roll over and look at the stars

The other day, it was about two months ago, I created a whole new plan with regard to my Patreon and Bandcamp subscribers. At the moment there are nine people who are supporting me via Patreon, and none yet on Bandcamp, since I didn’t yet launched that option there. But ever since the option on Bandcamp was there I wanted to review and restart the whole thing with subscriptions and patronage.

My biggest problem with this system, which in essence is ideal for me and I love it immensely, is that I am unable to stick to the plan, to regularity (there are complex reasons behind this). I opened Patreon page in January 2016 with a lot of plans, but at the core of it all was a more or less regular monthly music release. I managed to release three times in 2016 and one time 2017, two releases in 2018, and one in 2019. I have sporadically posted updates to my patrons, and all this seemed far too little for me to promote my subscription to anyone with any real confidence. All the updates and releases seem just too far apart to constitute anything I want to promote (not in a bad way) to anyone.

So few months ago, I went back to the drawing board (I literally used my studio doors to write on with erasable whiteboard pens) and created an ambitious plan with clear weekly and monthly cycles of updates, behind the scenes videos, early access updates, newsletter mailouts, blog posts, and monthly releases of music. It all miserably fell into the water very very quickly. I could not keep up.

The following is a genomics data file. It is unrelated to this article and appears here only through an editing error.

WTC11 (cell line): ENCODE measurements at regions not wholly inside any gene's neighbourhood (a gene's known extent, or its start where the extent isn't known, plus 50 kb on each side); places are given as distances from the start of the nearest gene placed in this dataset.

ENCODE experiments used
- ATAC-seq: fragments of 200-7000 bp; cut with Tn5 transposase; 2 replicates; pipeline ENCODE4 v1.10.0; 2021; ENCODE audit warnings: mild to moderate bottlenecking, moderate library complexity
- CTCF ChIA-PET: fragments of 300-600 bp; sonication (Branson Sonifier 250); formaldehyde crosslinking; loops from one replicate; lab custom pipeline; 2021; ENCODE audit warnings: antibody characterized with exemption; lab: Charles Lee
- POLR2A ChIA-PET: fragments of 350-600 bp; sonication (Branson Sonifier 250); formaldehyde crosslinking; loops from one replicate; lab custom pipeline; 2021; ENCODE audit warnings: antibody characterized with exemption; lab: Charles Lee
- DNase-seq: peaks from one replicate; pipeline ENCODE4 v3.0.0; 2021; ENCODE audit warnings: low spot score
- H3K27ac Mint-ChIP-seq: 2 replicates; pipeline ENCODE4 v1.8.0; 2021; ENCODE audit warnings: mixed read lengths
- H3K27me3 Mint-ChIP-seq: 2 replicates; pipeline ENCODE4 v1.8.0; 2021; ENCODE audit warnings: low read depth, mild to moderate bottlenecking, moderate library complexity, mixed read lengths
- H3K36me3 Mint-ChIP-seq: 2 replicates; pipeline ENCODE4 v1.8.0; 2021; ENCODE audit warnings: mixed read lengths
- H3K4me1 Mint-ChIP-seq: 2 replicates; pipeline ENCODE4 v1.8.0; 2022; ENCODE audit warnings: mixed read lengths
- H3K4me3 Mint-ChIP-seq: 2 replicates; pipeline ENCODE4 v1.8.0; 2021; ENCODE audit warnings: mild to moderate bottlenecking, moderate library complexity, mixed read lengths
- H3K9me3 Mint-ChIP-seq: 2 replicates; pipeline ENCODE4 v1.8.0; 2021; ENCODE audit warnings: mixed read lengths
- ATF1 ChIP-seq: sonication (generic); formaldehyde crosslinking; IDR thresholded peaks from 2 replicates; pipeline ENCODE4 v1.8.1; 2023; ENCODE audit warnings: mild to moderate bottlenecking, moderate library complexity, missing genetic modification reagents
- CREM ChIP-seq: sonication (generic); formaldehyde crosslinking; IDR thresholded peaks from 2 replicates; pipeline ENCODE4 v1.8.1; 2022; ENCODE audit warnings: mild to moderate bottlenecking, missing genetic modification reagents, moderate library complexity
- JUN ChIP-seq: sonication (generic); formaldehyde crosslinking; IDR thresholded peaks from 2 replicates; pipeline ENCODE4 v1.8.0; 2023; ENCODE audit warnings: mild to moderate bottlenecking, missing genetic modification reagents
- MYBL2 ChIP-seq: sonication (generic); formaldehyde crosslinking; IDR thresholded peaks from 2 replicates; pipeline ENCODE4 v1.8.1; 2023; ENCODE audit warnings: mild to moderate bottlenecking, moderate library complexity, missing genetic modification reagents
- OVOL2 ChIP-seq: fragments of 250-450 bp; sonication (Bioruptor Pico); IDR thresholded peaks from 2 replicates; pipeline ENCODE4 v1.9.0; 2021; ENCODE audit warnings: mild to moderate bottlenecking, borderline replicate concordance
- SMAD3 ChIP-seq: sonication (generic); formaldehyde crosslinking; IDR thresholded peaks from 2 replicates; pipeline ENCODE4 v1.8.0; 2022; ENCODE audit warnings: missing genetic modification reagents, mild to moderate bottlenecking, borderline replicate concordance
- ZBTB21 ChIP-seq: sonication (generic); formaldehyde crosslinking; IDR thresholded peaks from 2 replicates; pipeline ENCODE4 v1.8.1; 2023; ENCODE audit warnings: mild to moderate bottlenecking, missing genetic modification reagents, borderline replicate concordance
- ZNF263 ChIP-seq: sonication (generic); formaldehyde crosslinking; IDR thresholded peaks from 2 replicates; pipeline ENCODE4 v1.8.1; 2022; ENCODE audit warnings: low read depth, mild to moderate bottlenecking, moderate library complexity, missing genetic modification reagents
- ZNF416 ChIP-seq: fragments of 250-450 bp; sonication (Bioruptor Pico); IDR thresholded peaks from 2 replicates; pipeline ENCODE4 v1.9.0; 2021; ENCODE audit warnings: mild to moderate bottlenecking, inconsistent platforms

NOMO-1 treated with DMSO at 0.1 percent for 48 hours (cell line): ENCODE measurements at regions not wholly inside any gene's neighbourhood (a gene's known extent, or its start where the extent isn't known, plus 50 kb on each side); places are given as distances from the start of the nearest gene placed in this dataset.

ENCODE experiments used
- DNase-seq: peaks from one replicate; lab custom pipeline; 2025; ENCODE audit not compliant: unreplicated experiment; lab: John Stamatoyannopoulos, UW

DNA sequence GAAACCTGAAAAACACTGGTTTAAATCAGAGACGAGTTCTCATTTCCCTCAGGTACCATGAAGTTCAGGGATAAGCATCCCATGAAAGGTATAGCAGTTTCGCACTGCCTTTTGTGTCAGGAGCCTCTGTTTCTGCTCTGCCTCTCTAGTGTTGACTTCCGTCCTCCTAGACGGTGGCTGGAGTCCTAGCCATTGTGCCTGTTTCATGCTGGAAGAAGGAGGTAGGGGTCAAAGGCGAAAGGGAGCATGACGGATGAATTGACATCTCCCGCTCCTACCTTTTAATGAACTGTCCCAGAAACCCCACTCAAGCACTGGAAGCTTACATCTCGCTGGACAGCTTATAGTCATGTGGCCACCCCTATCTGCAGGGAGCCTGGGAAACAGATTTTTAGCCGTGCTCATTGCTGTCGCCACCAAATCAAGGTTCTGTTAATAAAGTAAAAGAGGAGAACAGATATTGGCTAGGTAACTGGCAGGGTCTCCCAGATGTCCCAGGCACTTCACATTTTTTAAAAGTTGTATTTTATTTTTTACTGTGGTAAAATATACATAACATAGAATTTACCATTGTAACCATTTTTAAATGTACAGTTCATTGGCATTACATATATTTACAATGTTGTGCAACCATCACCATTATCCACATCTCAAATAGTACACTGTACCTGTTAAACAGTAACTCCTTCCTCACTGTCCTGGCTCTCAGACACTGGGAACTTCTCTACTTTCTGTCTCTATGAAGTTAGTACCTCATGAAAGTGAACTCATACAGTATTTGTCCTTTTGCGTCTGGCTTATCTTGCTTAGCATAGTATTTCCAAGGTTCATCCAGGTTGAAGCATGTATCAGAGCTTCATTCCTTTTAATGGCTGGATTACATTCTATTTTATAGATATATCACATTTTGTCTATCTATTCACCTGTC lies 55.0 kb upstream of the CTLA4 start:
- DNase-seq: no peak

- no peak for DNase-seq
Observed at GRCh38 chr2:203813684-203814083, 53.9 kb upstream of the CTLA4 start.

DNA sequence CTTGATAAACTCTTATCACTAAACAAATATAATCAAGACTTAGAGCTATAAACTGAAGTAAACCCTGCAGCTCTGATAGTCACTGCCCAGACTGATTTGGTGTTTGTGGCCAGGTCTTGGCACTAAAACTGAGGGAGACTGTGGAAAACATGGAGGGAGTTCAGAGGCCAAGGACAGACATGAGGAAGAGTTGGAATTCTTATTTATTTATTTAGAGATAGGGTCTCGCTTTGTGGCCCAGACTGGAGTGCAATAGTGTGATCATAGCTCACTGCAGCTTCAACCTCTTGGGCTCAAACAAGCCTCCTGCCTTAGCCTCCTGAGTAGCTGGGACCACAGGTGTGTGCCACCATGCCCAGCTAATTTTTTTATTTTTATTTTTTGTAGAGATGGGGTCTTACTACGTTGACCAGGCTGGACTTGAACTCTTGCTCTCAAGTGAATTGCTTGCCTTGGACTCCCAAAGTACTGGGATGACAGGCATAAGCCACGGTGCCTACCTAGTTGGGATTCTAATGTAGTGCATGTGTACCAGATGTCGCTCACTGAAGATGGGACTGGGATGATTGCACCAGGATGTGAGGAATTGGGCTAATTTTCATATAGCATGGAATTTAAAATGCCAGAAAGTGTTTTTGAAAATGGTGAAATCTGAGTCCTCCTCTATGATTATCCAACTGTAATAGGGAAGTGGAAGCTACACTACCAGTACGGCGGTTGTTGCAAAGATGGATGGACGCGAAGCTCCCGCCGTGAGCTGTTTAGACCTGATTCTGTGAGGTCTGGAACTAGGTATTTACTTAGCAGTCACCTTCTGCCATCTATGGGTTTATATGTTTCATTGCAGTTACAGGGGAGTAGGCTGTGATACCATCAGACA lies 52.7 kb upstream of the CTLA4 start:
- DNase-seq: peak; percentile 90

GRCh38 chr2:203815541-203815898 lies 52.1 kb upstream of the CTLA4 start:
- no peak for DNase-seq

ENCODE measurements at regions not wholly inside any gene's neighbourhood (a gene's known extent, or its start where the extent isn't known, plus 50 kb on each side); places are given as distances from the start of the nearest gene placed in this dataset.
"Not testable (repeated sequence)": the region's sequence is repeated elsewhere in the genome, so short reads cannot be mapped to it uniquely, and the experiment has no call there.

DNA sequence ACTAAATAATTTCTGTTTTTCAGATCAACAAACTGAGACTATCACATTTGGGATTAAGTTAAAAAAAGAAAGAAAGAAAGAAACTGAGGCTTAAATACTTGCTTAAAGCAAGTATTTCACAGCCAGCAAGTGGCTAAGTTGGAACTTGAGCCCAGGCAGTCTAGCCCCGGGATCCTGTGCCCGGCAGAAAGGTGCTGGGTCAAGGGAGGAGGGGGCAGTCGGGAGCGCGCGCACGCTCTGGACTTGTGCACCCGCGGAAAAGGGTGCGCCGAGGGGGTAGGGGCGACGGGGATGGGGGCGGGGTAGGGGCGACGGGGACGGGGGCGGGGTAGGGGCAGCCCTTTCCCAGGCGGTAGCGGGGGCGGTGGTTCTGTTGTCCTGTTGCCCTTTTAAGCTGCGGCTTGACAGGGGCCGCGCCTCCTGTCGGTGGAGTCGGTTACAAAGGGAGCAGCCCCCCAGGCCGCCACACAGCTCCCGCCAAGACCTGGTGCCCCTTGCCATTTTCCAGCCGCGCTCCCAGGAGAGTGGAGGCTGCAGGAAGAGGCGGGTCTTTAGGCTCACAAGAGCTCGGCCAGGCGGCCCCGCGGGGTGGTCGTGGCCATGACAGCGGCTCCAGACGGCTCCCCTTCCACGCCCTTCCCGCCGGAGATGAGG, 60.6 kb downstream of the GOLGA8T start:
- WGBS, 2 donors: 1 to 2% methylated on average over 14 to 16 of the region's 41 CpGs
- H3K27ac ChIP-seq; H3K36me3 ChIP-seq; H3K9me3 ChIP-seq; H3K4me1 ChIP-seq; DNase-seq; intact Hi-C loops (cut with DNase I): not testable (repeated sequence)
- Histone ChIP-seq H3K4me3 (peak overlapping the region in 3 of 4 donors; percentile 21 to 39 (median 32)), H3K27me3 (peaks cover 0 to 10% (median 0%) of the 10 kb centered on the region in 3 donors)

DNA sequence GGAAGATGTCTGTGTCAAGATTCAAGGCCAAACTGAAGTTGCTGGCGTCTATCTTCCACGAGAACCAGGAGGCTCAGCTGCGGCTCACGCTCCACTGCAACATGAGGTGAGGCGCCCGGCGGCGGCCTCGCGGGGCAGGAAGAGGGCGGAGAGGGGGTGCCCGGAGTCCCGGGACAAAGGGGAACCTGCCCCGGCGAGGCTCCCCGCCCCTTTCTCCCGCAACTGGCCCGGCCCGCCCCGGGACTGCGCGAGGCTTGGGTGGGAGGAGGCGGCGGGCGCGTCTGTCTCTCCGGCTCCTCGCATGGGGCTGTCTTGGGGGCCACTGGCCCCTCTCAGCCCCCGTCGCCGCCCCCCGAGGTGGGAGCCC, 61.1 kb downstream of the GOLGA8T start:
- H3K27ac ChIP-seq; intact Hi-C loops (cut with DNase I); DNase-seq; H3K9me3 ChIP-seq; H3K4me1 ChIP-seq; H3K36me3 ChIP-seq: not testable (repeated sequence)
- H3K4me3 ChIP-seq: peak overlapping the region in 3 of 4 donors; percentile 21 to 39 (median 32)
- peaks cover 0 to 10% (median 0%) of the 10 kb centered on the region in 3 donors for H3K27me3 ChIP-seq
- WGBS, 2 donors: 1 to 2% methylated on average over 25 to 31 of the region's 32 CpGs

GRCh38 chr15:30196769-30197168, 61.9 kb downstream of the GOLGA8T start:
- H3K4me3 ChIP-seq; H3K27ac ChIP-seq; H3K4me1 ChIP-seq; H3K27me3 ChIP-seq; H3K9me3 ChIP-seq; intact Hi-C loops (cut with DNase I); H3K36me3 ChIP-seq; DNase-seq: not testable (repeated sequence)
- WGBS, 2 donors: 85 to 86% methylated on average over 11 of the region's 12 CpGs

A very important question is – why? I think it’s a combination of multiple factors: a) I tend to fall into (not too deep) episodes of depression, b) there’s other freelance work that sometimes unexpectedly demands my full attention, and c) I tend to procrastinate rather often – I have a huge problem with things I have to do and I just run away into some instant-gratifying surfing on YouTube or something like that. However I think in the last decade or so I have learned a lot and improved a lot. But I’m still terribly unrealistic when I create a plan, and terribly inconsistent with keeping up to it. So I keep failing and it just makes me less and less confident in my vision. I just need to keep pulling myself up and that’s really hard work, emotionally and mentally.

After this last failure with planned Patreon 2020 RELAUNCH however, I kept thinking about it, I just didn’t throw in the towel surprisingly. Also, here’s the coronavirus epidemic and all the troubles, and just being next to my hardworking partner made me think about how much I depend on her, how much I contribute to our communal life and in what way. It just seems that one of good ways forward would be to establish an independent ongoing online ‘project’ that is supported mainly by my audience. Regular music releases for subscribers, supporters, patrons. Already since 2015 I thought that would be perfect, if I’d succeeded at something like that.

So, I have returned to the drawing board yet again.

If the main problem is regularity, I thought, perhaps I can look at it as a habit. Encountering the idea of “atomic habits” (I have not read the book, no) I created a new roadmap that goes slow, that starts with small but regular and expands only after the regular habit is firmly established.